Northstar &

PHIL JIMENEZ (artist of AMAZING SPIDER-MAN): One of my favorite familial relationships is that of Northstar and Aurora. I absolutely love those twins and their early years; each with their secrets and their struggles to belong, having been torn apart as youngsters and reunited later as emerging mutant adults. I loved the humanity that Aurora brought out in Northstar, and I loved Northstar's own struggles with his sister's multiple personalities—one of which appreciated and accepted him, and the other which judged him as harshly as any outsider. And then, of course, there was her whole relationship with Sasquatch! PAUL CORNELL (writer of CAPTAIN BRITAIN AND MI: 13): Everyone's going to say the FF, so instead let me opt for Peter Parker's relationship with his Aunt May. It's a very real family set-up: it's not idealized, she's not his Mum. They have repetitive jokes with each other, there's a lot of negative feeling, a lot of guilt and repressed anger. And whenever that family unit looks like being added to, it creates tension. It's a tremendous bit of naturalistic storytelling from Stan Lee.

The Fantastic

RAFA SANDOVAL (artist of INCREDIBLE HERCULES): My favorites are Johnny Storm and Sue Storm of the Fantastic Four. I like the relationship that have and the madness of Johnny, which makes thing s a lot of fun. TOM BREVOORT (Marvel Executive Editor): To me, the best, most interesting family relationship in the Marvel line was the classic triangle between Thor, Odin and Loki. I've seen certain readers over the years, including guys like Fred Hembeck, question the basic set-up: how smart can Odin really be when he's continually punishing Thor and stripping him of half his powers, while at the same time constantly letting Loki off the hook every time the guy tries to conquer Asgard or kill Thor? But to me, the relationship made all the sense in the world. Thor is the true son, the good son, the son who's next in line to wear the crown of Asgard. But rather than living up to those responsibilities and go into the family business, he'd rather run around wildly on Earth, dating a girl that his father doesn't like. So Odin punishes Thor to try to help forge him into the man he'll one day need to be after Odin is gone and Thor is running the place. But Loki is the adopted son, the foster son, the blood-son of Odin's enemies. And it's Odin's great wish that he could find a way to redeem the boy, and to in some way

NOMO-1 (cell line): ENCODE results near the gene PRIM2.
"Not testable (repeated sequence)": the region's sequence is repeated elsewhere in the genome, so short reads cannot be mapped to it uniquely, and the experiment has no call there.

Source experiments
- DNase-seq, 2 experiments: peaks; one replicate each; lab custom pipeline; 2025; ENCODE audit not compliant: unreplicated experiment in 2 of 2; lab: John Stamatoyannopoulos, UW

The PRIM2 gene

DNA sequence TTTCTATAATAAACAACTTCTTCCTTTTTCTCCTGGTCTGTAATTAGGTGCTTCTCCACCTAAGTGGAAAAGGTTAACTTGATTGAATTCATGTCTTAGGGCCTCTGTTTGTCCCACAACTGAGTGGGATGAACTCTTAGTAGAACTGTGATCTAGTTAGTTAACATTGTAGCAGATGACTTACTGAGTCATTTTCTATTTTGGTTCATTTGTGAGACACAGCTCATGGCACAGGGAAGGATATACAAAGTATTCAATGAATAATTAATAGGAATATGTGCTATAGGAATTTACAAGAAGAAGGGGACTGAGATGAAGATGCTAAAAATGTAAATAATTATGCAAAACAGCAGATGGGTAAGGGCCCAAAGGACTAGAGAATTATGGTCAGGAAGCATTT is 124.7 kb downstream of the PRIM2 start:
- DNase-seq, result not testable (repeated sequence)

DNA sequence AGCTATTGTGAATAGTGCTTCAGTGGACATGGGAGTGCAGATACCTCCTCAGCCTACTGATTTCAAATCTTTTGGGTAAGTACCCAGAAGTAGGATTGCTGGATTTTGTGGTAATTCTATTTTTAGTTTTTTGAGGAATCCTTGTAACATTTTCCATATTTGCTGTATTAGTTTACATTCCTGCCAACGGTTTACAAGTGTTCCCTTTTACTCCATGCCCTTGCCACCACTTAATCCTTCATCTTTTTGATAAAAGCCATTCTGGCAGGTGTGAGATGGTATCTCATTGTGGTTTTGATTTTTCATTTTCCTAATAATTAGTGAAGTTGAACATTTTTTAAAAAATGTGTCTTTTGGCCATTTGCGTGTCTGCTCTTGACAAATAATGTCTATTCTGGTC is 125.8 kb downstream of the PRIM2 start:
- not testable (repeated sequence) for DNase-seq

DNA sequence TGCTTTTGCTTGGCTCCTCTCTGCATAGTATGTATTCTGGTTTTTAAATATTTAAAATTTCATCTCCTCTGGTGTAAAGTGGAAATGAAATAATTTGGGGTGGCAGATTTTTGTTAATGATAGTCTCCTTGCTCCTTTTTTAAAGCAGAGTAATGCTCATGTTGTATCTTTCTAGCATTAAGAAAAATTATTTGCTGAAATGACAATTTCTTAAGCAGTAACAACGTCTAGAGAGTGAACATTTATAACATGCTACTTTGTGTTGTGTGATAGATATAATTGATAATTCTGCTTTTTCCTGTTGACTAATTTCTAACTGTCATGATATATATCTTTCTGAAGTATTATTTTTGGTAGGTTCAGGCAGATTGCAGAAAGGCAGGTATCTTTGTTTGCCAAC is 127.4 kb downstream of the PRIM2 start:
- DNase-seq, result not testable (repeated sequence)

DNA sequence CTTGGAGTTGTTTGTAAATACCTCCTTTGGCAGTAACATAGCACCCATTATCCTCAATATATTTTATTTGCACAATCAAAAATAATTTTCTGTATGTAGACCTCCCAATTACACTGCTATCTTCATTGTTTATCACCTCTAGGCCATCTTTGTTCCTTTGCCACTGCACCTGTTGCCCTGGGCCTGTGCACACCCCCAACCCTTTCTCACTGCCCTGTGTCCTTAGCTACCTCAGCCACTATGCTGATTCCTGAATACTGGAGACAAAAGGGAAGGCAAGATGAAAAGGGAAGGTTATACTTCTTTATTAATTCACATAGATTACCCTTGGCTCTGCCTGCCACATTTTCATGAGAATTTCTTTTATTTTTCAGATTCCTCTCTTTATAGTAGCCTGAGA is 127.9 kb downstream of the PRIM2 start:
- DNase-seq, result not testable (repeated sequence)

Thor &

bring that enmity to an end. Loki is predisposed to evil and mischief—Odin realizes this. But the expectation of Loki is completely different—he's the bad son, but Odin hopes that with enough love and attention, nurture can overcome nature and he'll turn out all right. Loki is a reclamation project, and that's why Odin is constantly giving him the kind of slack he'd never give to Thor. And from Thor's point of view, his father just doesn't understand him. Sure, he's a great man, and was a big deal in his day. But the world has moved on, and Odin needs to get with the times. This isn't the Old Country, and there's nothing evil about rock-n-roll music or the internet—Odin's just out of step. Deep down, Thor can tell that the old man has his best interests at heart, but he just doesn't understand him—and no matter what he does, it never seems good enough to please his father. This whole dynamic took characters who were archaic and remote and addressed them in terms any teenaged reader could intuitively understand. It's part of the reason why THOR was for a long stretch in the '60s Marvel's third best-selling title—after AMAZING SPIDER-MAN and FANTASTIC FOUR—and what made those stories so compelling.